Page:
Scar Tissue Becomes Healthy Heart Muscle
Turning tissue scarred by a heart attack back into healthy muscle tissue is possible, according to a team of researchers from Weill Cornell Medical College, Baylor College of Medicine, and Stony Brook University Medical Center. The study, published online in the Journal of the American Heart Association, shows that a "cocktail" of three genes can reprogram cells in the scars and that adding a gene that stimulates the growth of blood vessels enhances that effect.
A release from Weill Cornell quotes Dr. Todd K. Rosengart as saying, "The idea of reprogramming scar tissue in the heart into functioning heart muscle was exciting. The theory is that if you have a big heart attack, your doctor can just inject these three genes into the scar tissue during surgery and change it back into heart muscle." He adds that the effect is enhanced when combined with the VEGF gene.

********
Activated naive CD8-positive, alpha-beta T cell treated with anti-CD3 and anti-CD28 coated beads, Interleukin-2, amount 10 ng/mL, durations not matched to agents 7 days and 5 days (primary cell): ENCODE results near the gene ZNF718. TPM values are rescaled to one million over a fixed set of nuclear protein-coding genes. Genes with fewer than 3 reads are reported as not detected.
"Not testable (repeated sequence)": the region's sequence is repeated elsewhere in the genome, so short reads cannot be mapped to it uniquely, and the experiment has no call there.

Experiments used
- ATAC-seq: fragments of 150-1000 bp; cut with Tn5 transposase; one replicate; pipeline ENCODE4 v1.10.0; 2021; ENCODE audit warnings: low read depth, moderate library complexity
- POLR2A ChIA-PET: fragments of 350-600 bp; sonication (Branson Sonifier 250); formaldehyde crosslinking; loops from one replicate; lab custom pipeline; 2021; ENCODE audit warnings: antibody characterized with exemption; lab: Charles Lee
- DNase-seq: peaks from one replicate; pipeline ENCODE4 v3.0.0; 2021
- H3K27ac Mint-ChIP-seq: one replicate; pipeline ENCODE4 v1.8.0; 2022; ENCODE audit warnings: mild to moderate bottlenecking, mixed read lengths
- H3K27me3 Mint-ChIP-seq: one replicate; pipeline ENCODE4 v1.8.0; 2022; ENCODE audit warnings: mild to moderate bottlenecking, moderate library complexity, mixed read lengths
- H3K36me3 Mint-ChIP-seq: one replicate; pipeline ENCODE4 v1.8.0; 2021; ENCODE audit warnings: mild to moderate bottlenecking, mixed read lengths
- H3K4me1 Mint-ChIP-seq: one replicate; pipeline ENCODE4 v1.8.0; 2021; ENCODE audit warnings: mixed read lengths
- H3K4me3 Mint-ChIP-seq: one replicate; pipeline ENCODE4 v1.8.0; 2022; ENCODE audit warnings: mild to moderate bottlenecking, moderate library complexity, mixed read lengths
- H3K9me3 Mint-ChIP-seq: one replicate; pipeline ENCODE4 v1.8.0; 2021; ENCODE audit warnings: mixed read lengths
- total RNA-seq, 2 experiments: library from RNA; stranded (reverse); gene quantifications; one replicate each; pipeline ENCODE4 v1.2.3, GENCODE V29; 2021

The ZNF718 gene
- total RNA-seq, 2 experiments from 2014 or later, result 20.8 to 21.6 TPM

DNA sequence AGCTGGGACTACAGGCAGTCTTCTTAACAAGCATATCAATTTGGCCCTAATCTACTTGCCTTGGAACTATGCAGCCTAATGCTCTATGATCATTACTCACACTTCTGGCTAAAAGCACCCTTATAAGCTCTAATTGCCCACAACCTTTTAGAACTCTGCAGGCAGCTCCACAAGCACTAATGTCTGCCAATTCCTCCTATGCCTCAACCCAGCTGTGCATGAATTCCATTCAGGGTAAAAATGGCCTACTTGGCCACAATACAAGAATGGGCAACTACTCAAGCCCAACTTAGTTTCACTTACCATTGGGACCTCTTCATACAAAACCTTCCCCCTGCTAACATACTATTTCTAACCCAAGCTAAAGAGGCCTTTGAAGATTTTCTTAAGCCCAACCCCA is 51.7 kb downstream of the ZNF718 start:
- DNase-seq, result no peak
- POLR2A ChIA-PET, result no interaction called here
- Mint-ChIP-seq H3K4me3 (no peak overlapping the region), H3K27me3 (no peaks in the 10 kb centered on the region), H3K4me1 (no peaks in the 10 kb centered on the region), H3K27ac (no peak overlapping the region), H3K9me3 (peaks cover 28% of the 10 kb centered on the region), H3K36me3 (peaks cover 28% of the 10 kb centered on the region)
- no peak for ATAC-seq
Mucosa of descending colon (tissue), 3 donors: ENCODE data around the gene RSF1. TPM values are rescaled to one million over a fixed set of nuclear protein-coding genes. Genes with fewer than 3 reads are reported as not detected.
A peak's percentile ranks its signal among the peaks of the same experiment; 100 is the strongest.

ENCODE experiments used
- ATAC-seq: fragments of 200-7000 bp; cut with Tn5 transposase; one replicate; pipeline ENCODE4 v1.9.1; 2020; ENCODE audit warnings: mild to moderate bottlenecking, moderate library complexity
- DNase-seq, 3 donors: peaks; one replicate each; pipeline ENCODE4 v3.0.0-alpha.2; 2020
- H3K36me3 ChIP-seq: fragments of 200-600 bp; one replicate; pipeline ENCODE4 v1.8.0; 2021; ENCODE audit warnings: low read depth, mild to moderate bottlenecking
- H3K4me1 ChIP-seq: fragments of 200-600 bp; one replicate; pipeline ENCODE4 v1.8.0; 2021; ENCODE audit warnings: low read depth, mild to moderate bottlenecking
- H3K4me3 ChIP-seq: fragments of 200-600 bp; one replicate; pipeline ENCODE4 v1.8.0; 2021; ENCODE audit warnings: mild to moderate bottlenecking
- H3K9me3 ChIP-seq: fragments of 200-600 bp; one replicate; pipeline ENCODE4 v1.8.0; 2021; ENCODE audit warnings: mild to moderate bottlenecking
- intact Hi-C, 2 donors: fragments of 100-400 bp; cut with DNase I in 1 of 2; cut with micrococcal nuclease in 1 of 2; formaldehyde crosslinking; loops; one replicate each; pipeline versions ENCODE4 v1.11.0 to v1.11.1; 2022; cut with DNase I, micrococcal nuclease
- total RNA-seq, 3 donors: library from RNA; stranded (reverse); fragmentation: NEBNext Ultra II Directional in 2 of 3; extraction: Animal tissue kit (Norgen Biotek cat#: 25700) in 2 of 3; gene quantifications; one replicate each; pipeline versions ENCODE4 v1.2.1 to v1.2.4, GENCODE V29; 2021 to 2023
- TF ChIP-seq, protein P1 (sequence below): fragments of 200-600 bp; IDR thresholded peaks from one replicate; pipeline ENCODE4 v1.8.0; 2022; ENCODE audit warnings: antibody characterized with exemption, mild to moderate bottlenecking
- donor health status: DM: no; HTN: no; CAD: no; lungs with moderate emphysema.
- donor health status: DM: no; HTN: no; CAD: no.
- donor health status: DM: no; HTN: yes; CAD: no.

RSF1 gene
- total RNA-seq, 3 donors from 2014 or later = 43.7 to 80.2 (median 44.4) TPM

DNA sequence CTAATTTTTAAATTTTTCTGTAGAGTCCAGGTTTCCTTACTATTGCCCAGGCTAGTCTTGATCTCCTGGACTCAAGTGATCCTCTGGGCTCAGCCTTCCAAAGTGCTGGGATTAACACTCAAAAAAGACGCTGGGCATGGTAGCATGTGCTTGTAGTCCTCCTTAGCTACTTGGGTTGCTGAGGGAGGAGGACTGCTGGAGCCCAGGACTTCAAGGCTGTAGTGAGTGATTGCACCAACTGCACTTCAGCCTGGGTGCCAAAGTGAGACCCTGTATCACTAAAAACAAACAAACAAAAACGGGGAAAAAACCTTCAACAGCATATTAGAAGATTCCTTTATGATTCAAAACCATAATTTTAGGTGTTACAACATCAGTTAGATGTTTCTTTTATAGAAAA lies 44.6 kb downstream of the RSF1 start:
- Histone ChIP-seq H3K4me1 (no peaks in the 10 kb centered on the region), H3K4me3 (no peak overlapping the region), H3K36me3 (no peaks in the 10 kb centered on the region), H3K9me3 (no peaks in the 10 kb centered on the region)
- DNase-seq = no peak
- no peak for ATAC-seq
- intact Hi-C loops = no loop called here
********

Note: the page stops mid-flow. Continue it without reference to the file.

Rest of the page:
Rosengart emphasizes that more work needs to be completed but he maintains that the discovery has real promise as part of a new treatment for heart attack that would minimize heart damage.